U.S. President Barack Obama says the United States and South Korea are as "united as ever," while North Korea is "more isolated than ever."
Speaking at the White House Tuesday alongside South Korean President Park Geun-hye, President Obama says the days when North Korea could issue a threat and elicit concessions are "over."
The news conference followed a meeting between the two leaders that included talks on North Korea and its recent wave of nuclear threats.
White House officials said the meeting was meant to reaffirm the United States' commitment to the defense of South Korea. President Obama said the two leaders agreed to continue implemenation of historic trade agreement as well as clean energy partnerships and security collaboration
President Park is in the U.S. for a five-day visit, which she began Monday at the United Nations in New York. U.N. Secretary-General Ban Ki-moon praised the South Korean leader for what he called her "firm, but measured" response to North Korea's provocations.
North Korea has gradually reduced the intensity of its rhetoric, following weeks of threats of nuclear and conventional attacks against the U.S. and South Korea.
On Monday, U.S. officials said they believe North Korea has removed two mid-range missiles from imminent-launch status, in an apparent further easing of tensions on the Korean peninsula.
Washington had for weeks warned North Korea could launch the untested Musudan missiles, which have a range of up to 3,500 kilometers and could reach several U.S. targets in the region.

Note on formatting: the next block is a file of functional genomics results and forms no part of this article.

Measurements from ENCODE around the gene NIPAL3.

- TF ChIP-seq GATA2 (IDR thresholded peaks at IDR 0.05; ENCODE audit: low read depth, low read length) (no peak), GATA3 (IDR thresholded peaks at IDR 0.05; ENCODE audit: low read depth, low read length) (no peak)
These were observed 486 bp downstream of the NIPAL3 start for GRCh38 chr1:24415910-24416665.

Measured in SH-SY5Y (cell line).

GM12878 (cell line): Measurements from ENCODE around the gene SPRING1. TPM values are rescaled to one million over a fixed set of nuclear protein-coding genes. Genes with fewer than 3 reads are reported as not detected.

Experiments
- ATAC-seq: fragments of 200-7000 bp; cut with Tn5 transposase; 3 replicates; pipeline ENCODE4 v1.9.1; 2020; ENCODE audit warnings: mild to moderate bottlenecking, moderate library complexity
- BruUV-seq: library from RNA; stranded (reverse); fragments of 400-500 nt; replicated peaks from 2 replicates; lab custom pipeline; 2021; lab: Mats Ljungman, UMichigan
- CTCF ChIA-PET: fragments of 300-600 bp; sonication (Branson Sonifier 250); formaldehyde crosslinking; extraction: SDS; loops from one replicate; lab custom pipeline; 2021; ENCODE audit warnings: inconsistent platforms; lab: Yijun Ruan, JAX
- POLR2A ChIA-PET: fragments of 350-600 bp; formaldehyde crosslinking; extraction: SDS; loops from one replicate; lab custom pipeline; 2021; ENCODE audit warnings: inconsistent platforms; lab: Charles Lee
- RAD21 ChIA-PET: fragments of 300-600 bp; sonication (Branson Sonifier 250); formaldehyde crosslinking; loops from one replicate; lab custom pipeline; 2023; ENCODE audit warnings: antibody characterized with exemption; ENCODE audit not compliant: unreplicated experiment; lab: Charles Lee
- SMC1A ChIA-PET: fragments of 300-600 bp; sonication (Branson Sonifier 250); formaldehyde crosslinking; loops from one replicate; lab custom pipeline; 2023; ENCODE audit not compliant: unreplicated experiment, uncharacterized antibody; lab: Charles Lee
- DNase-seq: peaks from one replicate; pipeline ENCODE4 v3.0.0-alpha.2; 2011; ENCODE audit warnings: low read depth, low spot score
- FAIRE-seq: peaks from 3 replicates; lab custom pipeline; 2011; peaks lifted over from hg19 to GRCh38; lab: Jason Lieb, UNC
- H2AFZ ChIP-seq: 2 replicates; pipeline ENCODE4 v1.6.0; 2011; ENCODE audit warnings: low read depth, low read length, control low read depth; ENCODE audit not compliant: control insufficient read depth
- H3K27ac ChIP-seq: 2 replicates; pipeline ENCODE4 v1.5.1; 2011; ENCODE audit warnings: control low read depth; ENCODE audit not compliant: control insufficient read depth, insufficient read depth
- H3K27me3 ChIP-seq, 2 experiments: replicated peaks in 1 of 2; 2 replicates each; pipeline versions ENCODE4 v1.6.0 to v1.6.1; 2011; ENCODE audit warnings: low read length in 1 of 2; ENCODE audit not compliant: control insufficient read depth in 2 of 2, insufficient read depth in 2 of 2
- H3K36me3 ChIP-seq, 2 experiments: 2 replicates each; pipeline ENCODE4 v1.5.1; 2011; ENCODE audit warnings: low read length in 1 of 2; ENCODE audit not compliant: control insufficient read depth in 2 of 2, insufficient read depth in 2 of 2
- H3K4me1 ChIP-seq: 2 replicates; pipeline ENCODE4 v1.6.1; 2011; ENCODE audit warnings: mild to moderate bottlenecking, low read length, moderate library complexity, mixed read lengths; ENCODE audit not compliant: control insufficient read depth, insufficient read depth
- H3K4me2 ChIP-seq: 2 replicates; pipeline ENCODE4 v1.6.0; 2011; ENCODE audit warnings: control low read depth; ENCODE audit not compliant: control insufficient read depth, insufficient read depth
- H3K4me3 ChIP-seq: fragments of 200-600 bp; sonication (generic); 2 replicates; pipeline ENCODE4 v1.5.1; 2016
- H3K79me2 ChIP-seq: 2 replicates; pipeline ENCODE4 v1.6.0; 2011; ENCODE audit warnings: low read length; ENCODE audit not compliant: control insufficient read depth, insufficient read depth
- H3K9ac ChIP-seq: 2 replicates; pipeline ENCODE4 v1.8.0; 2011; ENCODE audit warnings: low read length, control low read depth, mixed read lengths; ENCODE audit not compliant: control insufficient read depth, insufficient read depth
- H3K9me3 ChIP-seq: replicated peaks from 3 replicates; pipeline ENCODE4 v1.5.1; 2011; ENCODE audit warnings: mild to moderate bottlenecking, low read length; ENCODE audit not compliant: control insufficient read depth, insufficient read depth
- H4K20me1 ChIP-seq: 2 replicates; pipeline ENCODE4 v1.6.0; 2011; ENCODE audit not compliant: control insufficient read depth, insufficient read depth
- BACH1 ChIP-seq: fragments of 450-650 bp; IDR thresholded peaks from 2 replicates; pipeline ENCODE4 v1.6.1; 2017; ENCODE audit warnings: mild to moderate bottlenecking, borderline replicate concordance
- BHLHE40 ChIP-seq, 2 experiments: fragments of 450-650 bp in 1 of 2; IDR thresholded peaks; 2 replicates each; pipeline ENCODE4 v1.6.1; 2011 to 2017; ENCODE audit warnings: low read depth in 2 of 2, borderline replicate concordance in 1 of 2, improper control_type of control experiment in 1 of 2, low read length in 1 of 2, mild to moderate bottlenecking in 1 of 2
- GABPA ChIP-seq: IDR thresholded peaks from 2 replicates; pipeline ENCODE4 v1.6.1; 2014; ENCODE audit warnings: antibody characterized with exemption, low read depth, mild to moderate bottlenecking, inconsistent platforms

But speaking anonymously late Monday, Washington defense officials said Pyongyang recently moved the two missiles from a launch site on the country's east coast. South Korean media have also reported the move.
Daniel Russel, the White House Senior Director for Asian Affairs, says it is premature to celebrate the development as "good news," warning that U.S. officials cannot rule out a test.
In an interview with VOA, Mark Fitzpatrick, the director of the Non-Proliferation and Disarmament Program at the International Institute for Strategic Studies, agreed the threats may not be gone just yet.
"After several weeks of ratcheting up the pressure with horrendous statements and threats and moving the missiles to a launch site and doing other things, North Korea is now taking a positive step of moving those missiles. But on the other hand, it is still engaged in a very fierce rhetorical and economic conflict with South Korea."
At a dinner event for Korean Americans held in Washington Monday night, President Park said her government is responding to North Korean threats in a "firm and calm manner" by coordinating with the international community, including both the United States and China. She said South Korea is open to establishing a cooperative relationship with its northern neighbor.
"If North Korea stops its provocations and moves toward a right path embraced by the international community, even at this moment we will open the way for the prosperity of the two Koreas through an inter-Korean trust building process."
The South Korean leader is also scheduled to address a joint meeting of Congress on Wednesday. President Park, who is heading a delegation of more than 50 South Korean business leaders, will stop in Los Angeles Thursday to meet with Korean entrepreneurs.
Pyongyang has been upset at United Nations sanctions that were expanded in response to its latest nuclear test. It also responded angrily to annual joint military exercises between the U.S. and South Korea.
"Our government is responding to North Korean threats in a firm and calm manner by maintaining a strong deterrence with enhanced coordination with the international community, including the United States and China."